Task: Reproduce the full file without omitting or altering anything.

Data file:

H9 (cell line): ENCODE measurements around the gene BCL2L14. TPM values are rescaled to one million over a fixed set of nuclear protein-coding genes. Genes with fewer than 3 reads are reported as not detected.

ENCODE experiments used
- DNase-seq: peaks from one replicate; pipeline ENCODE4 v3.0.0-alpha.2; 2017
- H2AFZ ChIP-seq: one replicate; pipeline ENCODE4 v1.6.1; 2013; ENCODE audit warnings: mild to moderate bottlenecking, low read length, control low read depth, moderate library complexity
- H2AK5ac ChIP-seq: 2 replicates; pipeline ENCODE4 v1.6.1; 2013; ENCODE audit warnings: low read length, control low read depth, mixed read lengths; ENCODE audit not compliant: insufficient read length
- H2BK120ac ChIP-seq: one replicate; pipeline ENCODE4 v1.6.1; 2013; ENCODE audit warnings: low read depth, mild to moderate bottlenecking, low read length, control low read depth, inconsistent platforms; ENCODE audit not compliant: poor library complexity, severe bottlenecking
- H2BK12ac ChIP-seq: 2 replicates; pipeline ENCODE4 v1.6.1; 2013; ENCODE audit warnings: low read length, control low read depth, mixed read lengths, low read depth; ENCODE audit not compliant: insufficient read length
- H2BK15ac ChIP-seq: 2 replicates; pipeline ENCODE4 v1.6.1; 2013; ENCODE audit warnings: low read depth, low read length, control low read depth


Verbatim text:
H9 (cell line): ENCODE measurements around the gene BCL2L14. TPM values are rescaled to one million over a fixed set of nuclear protein-coding genes. Genes with fewer than 3 reads are reported as not detected.

ENCODE experiments used
- DNase-seq: peaks from one replicate; pipeline ENCODE4 v3.0.0-alpha.2; 2017
- H2AFZ ChIP-seq: one replicate; pipeline ENCODE4 v1.6.1; 2013; ENCODE audit warnings: mild to moderate bottlenecking, low read length, control low read depth, moderate library complexity
- H2AK5ac ChIP-seq: 2 replicates; pipeline ENCODE4 v1.6.1; 2013; ENCODE audit warnings: low read length, control low read depth, mixed read lengths; ENCODE audit not compliant: insufficient read length
- H2BK120ac ChIP-seq: one replicate; pipeline ENCODE4 v1.6.1; 2013; ENCODE audit warnings: low read depth, mild to moderate bottlenecking, low read length, control low read depth, inconsistent platforms; ENCODE audit not compliant: poor library complexity, severe bottlenecking
- H2BK12ac ChIP-seq: 2 replicates; pipeline ENCODE4 v1.6.1; 2013; ENCODE audit warnings: low read length, control low read depth, mixed read lengths, low read depth; ENCODE audit not compliant: insufficient read length
- H2BK15ac ChIP-seq: 2 replicates; pipeline ENCODE4 v1.6.1; 2013; ENCODE audit warnings: low read depth, low read length, control low read depth